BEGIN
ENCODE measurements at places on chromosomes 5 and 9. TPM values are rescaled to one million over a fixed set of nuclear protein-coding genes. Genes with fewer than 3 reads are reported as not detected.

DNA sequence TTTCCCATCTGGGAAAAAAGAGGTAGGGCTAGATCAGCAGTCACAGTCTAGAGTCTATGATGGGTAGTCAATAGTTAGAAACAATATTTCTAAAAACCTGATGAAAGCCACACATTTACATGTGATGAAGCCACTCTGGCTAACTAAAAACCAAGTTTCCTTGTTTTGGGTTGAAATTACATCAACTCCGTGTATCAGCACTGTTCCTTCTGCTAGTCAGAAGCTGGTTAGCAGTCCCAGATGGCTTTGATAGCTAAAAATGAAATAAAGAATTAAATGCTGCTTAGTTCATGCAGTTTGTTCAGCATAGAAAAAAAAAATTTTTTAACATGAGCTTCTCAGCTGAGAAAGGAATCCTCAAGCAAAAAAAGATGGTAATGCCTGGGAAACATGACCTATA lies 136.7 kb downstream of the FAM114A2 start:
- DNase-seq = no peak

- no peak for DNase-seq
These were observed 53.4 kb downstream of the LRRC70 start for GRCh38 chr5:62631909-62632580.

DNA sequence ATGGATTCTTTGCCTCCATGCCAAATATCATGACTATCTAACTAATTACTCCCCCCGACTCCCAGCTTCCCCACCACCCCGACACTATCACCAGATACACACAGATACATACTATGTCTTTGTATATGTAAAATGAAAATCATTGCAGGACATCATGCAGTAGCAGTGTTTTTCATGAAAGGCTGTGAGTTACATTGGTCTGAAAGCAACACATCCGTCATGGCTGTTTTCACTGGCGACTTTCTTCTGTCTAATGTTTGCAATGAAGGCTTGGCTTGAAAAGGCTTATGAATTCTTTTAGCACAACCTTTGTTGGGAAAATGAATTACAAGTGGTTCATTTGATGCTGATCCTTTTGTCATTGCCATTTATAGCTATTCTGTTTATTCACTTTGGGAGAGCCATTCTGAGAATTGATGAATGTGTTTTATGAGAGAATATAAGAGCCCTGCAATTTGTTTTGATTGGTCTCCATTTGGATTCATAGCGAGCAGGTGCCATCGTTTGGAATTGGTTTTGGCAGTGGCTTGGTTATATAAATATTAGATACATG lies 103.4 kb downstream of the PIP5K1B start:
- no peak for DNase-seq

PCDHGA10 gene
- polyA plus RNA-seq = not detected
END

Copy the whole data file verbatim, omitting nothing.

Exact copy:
ENCODE measurements at places on chromosomes 5 and 9. TPM values are rescaled to one million over a fixed set of nuclear protein-coding genes. Genes with fewer than 3 reads are reported as not detected.

DNA sequence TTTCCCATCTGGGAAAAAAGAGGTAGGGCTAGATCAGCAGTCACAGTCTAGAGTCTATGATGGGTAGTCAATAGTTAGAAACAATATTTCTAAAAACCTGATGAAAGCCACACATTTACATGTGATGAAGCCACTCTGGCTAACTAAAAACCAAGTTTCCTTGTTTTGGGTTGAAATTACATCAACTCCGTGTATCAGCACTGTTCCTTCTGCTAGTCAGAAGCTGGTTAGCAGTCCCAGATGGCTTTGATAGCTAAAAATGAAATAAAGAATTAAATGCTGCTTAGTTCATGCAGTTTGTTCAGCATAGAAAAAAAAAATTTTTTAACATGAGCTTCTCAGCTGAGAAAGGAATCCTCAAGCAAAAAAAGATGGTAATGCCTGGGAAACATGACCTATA lies 136.7 kb downstream of the FAM114A2 start:
- DNase-seq = no peak

- no peak for DNase-seq
These were observed 53.4 kb downstream of the LRRC70 start for GRCh38 chr5:62631909-62632580.

DNA sequence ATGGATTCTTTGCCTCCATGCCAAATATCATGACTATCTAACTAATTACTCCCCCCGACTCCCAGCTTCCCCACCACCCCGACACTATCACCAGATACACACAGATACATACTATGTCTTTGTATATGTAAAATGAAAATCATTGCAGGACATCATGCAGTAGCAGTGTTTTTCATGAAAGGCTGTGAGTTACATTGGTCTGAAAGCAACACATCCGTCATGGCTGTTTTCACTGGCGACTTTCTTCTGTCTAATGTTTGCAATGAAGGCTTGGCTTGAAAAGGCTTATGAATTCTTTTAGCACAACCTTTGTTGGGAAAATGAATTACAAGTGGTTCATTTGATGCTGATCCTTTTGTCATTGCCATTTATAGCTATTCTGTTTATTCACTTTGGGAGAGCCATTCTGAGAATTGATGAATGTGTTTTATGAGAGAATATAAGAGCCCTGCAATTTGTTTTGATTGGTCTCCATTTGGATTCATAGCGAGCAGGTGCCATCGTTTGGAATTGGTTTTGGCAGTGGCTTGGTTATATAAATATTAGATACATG lies 103.4 kb downstream of the PIP5K1B start:
- no peak for DNase-seq

PCDHGA10 gene
- polyA plus RNA-seq = not detected